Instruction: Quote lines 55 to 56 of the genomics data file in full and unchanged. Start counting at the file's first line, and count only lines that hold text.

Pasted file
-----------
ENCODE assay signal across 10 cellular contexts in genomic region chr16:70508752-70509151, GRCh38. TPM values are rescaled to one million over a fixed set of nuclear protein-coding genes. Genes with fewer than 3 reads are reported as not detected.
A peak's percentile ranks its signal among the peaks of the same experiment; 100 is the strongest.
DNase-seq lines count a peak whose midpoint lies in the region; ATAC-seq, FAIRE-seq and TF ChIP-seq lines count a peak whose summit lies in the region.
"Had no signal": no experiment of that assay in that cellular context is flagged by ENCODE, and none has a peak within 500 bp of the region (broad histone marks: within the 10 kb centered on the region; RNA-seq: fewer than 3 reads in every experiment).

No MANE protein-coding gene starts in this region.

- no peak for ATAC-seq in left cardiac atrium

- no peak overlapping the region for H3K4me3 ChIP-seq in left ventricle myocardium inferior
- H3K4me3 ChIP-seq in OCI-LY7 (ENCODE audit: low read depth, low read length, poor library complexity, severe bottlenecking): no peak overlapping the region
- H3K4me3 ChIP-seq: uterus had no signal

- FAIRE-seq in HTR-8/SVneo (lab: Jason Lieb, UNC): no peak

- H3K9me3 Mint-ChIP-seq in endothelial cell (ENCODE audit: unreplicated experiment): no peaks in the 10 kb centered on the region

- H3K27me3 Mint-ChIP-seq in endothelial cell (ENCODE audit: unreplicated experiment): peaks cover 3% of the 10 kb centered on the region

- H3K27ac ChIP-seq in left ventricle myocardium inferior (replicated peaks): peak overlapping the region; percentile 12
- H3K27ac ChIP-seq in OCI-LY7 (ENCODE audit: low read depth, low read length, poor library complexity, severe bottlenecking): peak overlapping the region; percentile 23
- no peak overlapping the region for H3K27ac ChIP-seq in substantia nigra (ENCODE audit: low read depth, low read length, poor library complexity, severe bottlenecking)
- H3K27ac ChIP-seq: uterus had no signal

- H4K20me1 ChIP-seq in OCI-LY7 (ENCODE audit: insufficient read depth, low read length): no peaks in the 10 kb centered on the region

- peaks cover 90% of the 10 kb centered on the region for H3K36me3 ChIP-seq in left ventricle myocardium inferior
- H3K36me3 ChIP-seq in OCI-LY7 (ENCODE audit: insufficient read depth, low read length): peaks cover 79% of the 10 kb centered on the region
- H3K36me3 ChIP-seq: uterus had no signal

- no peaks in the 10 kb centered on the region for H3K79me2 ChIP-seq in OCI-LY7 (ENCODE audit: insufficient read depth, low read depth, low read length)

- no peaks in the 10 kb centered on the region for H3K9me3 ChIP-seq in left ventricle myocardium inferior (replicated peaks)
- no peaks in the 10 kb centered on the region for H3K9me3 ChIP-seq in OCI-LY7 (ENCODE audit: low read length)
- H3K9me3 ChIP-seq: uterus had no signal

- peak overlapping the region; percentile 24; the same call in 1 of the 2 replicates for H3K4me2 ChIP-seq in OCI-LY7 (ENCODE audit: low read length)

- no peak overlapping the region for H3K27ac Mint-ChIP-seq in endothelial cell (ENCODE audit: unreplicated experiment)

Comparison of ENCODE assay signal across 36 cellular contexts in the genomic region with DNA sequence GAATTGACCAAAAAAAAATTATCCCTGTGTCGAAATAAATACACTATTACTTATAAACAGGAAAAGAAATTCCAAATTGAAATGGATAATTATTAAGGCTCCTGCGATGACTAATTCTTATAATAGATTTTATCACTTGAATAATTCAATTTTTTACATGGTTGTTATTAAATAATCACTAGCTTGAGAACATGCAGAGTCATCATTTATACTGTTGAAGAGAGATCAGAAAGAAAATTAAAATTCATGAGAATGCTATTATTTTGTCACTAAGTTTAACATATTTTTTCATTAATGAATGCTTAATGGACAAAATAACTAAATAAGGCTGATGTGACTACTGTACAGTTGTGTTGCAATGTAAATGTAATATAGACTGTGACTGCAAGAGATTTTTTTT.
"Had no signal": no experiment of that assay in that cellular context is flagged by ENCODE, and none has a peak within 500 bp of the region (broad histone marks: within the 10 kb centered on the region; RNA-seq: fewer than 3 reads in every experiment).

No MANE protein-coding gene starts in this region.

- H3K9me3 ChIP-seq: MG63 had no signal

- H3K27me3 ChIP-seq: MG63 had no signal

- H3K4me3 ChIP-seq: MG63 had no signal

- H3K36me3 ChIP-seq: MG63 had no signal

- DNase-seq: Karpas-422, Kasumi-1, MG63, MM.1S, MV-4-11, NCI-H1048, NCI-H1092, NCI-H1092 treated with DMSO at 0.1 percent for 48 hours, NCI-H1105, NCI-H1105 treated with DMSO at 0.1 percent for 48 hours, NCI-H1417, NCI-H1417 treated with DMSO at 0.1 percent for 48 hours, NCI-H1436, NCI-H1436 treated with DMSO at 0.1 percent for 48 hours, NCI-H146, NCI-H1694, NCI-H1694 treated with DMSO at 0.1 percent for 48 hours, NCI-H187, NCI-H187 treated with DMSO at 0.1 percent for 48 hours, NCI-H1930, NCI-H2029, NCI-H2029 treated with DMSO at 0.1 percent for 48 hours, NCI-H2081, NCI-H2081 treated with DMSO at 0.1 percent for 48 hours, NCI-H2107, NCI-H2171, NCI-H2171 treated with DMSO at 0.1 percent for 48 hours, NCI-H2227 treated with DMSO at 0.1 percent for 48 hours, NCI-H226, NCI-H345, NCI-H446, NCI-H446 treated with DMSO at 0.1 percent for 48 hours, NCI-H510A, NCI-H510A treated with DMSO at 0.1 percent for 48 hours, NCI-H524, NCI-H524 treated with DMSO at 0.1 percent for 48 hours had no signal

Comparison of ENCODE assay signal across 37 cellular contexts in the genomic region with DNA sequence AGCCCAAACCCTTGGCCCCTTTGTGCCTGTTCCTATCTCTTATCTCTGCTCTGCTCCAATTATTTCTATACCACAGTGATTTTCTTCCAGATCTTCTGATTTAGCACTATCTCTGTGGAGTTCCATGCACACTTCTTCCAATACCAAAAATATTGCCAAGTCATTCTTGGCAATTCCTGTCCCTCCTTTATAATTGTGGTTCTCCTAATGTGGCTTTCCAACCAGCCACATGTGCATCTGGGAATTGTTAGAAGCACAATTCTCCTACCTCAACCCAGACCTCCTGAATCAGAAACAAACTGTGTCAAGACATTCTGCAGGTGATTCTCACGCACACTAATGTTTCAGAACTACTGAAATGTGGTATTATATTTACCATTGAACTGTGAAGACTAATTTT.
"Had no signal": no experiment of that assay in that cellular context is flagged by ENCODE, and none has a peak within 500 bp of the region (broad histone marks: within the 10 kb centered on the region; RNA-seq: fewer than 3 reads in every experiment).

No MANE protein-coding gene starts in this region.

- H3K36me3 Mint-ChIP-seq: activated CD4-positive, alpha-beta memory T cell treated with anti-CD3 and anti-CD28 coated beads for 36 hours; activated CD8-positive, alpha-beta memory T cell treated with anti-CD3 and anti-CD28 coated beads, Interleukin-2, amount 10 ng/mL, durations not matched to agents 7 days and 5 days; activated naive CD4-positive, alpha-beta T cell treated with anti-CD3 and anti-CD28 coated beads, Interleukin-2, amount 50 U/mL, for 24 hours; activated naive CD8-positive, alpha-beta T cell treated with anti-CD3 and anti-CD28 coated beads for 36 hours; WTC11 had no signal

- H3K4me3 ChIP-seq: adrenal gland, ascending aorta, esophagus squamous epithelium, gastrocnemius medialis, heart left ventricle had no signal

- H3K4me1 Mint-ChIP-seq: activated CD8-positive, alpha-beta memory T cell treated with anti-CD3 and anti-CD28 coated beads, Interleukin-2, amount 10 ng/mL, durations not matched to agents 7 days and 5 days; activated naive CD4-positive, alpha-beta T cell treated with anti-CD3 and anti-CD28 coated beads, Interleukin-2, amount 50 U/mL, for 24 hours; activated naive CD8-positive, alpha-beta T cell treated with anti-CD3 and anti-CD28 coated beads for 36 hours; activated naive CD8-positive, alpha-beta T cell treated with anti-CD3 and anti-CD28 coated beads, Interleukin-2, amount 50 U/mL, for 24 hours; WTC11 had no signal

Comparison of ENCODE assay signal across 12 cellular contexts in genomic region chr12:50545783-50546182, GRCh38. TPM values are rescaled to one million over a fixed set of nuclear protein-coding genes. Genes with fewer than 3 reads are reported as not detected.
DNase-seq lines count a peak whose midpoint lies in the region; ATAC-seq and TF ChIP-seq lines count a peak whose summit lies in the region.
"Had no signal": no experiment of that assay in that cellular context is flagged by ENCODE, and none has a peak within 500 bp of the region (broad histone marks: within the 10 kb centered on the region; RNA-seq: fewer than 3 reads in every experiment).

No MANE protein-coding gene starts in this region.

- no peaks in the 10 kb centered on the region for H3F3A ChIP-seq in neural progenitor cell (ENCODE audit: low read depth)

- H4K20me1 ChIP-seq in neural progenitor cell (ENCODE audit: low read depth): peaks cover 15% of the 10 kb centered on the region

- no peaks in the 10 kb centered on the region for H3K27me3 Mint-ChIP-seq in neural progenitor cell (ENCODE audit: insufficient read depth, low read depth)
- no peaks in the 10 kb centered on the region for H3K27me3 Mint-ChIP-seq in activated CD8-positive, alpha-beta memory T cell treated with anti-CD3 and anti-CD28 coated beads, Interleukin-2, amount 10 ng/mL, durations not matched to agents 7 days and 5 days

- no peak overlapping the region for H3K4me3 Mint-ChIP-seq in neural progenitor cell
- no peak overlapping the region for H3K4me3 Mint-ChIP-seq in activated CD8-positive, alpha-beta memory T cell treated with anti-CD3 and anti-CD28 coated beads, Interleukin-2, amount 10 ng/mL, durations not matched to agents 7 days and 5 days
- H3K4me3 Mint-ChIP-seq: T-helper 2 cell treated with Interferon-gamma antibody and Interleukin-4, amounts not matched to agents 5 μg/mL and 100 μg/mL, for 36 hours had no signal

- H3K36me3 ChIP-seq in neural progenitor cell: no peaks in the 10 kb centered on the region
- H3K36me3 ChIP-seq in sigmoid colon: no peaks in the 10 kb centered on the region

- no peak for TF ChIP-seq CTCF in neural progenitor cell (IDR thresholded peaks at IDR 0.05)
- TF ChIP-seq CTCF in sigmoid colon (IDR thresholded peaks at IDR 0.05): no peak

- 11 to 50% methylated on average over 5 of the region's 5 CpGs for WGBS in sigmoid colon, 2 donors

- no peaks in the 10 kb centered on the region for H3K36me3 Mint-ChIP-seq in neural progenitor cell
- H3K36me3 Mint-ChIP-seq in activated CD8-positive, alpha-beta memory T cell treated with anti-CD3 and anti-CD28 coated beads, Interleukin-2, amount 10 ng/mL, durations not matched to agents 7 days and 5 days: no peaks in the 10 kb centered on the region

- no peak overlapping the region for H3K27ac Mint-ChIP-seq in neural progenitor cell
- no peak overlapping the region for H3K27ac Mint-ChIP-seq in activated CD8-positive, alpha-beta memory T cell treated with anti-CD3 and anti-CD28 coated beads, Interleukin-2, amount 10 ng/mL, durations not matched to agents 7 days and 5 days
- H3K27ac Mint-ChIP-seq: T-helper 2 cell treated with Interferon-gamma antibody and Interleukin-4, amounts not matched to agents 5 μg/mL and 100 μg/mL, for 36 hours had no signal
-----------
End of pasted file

- TF ChIP-seq CTCF in sigmoid colon (IDR thresholded peaks at IDR 0.05): no peak

- 11 to 50% methylated on average over 5 of the region's 5 CpGs for WGBS in sigmoid colon, 2 donors